The OLDER you are, the more critical a PALEO diet is!

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[updated: added link to podcast]

tl;dr - over 30? consider a Paleo diet. over 50? do it now!

I just listened to the best podcast ever last week. I'm still thinking about the insane information density here. It's a brief listen - I think just right around 40 minutes - but if you read between the lines (listen between the words?), there's so much packed into here that it could easily turn into a multi-hour lecture.

I have been under the assumption that the most important time to feed folks a paleo diet was as soon as possible - you know set them up well for life. That's what I did. Our kids have been paleo from day 1. Now that's not bad, and I'm not going to start feeding my kids any grains. But it seems that kids are more able to handle a shitty diet and as you age it more critical to get the diet dialed in.

Over the last decade+ of my involvement in the paleosphere, there has been a constant argument between the orthodox paleos and the NPR-smart (IYI) academic evolutionary biologists about the validity of the basic premise of choosing a paleo diet.

The orthodox argument goes like this: Johnny Caveman only ate meat and whatever fruits and berries he could scrape together, maybe some starches. No grain, no sugar. Our lineage evolved for 99+% of the time under this dietary milieu so we have become adapted to eat this way. Grains and other agriculture products are too novel to our heritage and we have not adapted to eat that way.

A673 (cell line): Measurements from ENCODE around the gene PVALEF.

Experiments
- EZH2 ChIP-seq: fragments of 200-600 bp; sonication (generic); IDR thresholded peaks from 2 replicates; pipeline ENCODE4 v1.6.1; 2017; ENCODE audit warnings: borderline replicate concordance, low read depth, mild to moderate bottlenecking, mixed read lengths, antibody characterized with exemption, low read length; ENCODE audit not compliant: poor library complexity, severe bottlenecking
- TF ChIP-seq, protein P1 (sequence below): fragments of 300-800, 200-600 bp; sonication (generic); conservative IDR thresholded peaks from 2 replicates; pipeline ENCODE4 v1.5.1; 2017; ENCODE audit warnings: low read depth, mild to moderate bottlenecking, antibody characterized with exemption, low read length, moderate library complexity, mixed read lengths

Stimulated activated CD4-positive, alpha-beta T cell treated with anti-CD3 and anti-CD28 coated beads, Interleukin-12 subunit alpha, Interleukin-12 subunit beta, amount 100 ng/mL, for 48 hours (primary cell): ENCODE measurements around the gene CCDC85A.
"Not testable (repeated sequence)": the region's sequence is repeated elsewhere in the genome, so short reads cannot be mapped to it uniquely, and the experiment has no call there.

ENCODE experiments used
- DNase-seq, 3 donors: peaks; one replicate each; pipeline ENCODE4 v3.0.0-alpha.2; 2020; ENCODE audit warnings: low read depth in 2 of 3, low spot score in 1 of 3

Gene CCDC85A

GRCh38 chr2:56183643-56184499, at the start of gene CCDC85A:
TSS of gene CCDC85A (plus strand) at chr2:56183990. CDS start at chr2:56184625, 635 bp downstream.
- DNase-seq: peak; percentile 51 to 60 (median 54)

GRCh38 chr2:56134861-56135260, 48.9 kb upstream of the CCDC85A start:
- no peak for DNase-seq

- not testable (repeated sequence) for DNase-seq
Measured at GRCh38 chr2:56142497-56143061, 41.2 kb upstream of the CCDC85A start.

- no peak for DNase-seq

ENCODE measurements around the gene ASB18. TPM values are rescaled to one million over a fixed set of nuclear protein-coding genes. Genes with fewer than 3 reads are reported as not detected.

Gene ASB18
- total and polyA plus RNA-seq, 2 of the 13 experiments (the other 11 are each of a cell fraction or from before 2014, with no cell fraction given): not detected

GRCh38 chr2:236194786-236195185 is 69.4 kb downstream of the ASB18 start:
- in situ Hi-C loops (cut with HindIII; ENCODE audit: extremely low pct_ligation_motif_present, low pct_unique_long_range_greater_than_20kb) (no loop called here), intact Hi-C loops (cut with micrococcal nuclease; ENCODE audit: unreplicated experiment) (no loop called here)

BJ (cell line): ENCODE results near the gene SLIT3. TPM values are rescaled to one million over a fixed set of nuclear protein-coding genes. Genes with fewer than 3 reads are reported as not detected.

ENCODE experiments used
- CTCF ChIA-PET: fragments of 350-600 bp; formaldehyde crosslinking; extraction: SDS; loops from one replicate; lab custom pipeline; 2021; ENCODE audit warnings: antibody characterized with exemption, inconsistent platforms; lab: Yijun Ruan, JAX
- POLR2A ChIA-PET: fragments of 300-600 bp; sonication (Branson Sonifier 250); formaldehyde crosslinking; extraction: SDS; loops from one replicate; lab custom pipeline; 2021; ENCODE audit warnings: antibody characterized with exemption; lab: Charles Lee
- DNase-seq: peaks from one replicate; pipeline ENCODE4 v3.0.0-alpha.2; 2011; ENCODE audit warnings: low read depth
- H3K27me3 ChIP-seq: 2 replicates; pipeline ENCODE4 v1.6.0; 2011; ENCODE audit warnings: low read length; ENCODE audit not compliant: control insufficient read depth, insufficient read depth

On the surface, that makes sense. And if you walk around the Ancestral Health Symposium, that's pretty much what you hear. There will be angels-on-the-head-of-a-pin argument about what fruits and what starches, and if it's fatty meat or lean meat. And then what about sodium? and on and on.

The evolutionary biologists rebut with an argument like this: You dummies, you don't understand science. Evolution can work faster than that, and all it takes in one gene to turn on and you can eat all the grains you want (plus my funding comes from the USDA, so you should eat those grains!). Just look at the lactose-tolerance gene. It only took a few generations for Europeans to be able to tolerate cow and goat milk, so that's perfect evidence that you can eat anything.

Of course, the real answer is somewhere in between. But why it is that way and the implications of that are far more interesting than just saying eat in moderation.

One of my favorite books was Moneyball (anytime the math nerd is the hero, it's a good book) - I didn't see the movie, but if it was as true to the book as The Big Short was, it probably was good. The premise of Moneyball was that there was an undervalued statistic of a baseball player that could be exploited to get someone cheaply. That statistic was the percentage of times they get on first base from their at-bats.

At the time, most people were looking at runs scored, or hits, or something more direct. But the novel logic the protagonist discovered was that if you never get to first you have no hope of getting a run, and if you get to first, your probability of getting a run is infinitely higher than if you never got to first. That is, any strategy to get on first regardless of getting a hit (drawing walks, hit-by-pitches) is a key step in getting a run scored later. If you can find a player who gets on first all the time but has fewer hits (the high-valued metric) then you found someone who will give you a scoring advantage at a much smaller cost.

In a Darwinian evolutionary perspective, reproducing is the most important factor in propagating your genes. If you can't survive to reproduce, you're dead to Darwin. Darwin doesn't care how healthy you are in old age (scoring a run), all that matters is you have demon hell spawn to carry on your genes (getting on first).